Help One Now is launching a very, very cool initiative: Backpacks of Hope! They would like to raise $100,000 to empower & resource their six leaders in Haiti, Uganda, Zimbabwe, and Ethiopia by selling 1,000 “backpacks” for $100 each. These aren’t actual backpacks containing pencils or notebooks. They are a metaphor for giving country-specific resources.
Last year, as you may recall, I spent a week in Haiti. While there, the team of bloggers decided to do something wild and audacious. We called it the Legacy Project, and dared to believe we could (by the power of Jesus moving hearts) build a school. The school is alive, folks. It stands. Children learn there. And I’m humbled and joyful to the core.
The money that these “backpacks” raise will be used to fund multiple educational opportunities and projects for each of Help One Now’s six leaders.
One is for Pastor Gaétan in Haiti, who I met last year. He is DEAR, folks. He loves Jesus. Suffers well. Sacrifices for the children in his care. And that man PRAYS. He trusts God for big things. This year he hopes to furnish a library and start a computer lab for the students of Williamson Adrien Academy (the school!) so they can gain the knowledge and skills to compete in a rapidly changing world.
Pastor Gaétan is an example of Jesus to me. I feel small in his presence, not because he asserts his authority or demands my respect. He has no big name, but he serves a big God, all for the sake of honoring Jesus’ great, great name. He understands that the greatest in God’s kingdom are the least. And he embraces his place last in line for the sake of serving others.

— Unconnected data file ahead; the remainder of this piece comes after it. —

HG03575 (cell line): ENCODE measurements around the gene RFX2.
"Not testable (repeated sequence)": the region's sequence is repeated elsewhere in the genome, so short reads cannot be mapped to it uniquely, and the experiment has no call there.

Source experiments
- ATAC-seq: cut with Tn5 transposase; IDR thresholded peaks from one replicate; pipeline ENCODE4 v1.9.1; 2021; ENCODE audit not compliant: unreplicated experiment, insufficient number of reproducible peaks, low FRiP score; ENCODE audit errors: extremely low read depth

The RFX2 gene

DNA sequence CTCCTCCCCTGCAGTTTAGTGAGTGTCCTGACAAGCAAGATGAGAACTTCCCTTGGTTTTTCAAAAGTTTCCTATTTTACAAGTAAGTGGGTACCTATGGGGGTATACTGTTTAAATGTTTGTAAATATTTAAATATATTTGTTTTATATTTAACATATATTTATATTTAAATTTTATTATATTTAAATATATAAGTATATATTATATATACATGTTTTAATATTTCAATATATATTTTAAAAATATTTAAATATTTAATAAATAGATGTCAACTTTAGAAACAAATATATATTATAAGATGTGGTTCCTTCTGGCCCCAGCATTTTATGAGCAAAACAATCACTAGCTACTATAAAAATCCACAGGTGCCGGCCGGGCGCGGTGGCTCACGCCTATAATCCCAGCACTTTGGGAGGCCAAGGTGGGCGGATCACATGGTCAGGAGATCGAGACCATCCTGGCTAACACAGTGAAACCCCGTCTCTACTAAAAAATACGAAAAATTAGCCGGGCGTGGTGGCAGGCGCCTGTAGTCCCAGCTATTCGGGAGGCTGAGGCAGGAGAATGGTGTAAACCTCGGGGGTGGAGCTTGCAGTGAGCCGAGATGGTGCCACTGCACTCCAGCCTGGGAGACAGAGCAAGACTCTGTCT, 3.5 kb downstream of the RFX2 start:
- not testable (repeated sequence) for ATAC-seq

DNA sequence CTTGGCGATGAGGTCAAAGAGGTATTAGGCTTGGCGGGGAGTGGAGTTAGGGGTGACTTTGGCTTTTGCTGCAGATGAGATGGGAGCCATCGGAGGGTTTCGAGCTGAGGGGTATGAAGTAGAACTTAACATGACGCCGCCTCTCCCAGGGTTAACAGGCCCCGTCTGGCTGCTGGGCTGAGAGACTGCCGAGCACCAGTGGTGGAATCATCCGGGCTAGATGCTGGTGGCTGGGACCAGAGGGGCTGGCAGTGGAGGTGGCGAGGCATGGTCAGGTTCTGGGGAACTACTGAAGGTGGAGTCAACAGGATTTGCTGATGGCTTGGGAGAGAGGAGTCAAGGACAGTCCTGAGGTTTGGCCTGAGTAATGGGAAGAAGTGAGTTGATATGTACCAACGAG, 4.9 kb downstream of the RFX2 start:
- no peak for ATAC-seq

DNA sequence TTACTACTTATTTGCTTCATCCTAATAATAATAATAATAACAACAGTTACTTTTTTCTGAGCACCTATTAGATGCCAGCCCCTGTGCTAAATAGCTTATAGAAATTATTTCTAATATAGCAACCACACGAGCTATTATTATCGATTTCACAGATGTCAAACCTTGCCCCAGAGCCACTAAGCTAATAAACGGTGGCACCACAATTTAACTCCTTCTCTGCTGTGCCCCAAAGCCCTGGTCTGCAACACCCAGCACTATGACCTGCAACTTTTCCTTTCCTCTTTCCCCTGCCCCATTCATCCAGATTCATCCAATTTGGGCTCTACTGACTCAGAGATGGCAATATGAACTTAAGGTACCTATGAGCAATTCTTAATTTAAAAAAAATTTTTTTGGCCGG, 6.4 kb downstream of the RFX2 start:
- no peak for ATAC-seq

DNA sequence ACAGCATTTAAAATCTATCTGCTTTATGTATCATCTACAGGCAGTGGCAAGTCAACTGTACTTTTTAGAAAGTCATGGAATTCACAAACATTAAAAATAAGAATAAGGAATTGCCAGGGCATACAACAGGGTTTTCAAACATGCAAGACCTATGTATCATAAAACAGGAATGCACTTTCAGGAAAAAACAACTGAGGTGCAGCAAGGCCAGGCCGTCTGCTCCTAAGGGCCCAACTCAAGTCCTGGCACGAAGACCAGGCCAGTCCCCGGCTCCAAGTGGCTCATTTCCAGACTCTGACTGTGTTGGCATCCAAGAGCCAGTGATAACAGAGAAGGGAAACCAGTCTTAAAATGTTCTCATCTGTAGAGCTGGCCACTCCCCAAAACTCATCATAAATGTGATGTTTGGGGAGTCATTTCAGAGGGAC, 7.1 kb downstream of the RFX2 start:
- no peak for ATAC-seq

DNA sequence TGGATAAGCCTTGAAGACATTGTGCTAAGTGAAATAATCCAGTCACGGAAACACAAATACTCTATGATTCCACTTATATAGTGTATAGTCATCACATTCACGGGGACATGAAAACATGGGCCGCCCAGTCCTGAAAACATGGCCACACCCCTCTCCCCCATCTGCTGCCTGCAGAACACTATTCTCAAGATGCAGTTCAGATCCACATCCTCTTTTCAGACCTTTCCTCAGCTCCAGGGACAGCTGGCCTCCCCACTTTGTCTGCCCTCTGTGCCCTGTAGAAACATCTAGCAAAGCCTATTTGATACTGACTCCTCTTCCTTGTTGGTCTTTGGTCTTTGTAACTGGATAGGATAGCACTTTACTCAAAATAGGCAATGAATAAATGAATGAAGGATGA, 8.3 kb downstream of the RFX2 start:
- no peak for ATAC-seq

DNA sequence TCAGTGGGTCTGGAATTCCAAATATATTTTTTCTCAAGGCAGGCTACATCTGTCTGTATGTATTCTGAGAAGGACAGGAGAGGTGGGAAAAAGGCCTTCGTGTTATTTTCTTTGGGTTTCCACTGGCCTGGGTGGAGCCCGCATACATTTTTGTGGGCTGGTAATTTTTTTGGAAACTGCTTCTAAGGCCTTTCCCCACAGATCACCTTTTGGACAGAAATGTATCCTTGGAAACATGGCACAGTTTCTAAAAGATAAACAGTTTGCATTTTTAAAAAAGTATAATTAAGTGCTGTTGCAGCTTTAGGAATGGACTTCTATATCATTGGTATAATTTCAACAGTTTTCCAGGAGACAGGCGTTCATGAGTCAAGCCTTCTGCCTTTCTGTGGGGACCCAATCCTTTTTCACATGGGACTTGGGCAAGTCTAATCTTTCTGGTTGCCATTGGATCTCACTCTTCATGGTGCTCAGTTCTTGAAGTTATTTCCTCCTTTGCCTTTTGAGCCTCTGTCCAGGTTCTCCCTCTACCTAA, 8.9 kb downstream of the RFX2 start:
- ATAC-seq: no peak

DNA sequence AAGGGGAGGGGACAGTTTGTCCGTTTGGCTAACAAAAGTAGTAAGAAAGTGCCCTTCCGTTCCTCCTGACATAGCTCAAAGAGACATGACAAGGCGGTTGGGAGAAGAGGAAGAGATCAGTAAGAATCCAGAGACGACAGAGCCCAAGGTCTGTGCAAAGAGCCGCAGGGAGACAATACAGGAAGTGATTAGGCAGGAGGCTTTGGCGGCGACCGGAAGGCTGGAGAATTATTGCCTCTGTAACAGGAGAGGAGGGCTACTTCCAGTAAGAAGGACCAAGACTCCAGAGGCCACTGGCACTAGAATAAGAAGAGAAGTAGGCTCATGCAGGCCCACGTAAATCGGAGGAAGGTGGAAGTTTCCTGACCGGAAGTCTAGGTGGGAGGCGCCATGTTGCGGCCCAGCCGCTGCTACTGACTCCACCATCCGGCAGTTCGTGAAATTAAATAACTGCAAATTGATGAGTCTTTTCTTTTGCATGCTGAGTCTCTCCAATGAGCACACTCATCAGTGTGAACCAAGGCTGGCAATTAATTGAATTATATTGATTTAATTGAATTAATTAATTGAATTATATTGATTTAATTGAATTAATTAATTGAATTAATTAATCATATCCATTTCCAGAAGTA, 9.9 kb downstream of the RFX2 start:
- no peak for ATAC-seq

I have such affection welling up inside me as I write this. For him. For the children who laugh and scream and play and pray. For that beautiful school.
When I came home from Haiti last year, full of hope and watching such beautiful examples of Jesus-centered living, my world fell completely apart. Our daughter Julia faced two hospitalizations. She lost the first semester of her freshman year due to an unknown, yet-to-be diagnosed illness.
By God’s grace, she improved. And she has a heart as big as this crazy world for those who suffer. She gets it that we live richly in America, and that as Christ followers, we must help our brothers and sisters in need. I’m grateful for what God is doing in her life.
In her honor, I donated money for one backpack.
If this stirs you, hop on over to Pure Charity and donate to this sweet project (click to tweet). I’ve had the privilege of giving, and I look forward to see how these resources (backpacks) bless the kingdom of God in poverty-stricken places.
Oh how Jesus loves the least and marginalized! And what a privilege it is to involve ourselves in this small way!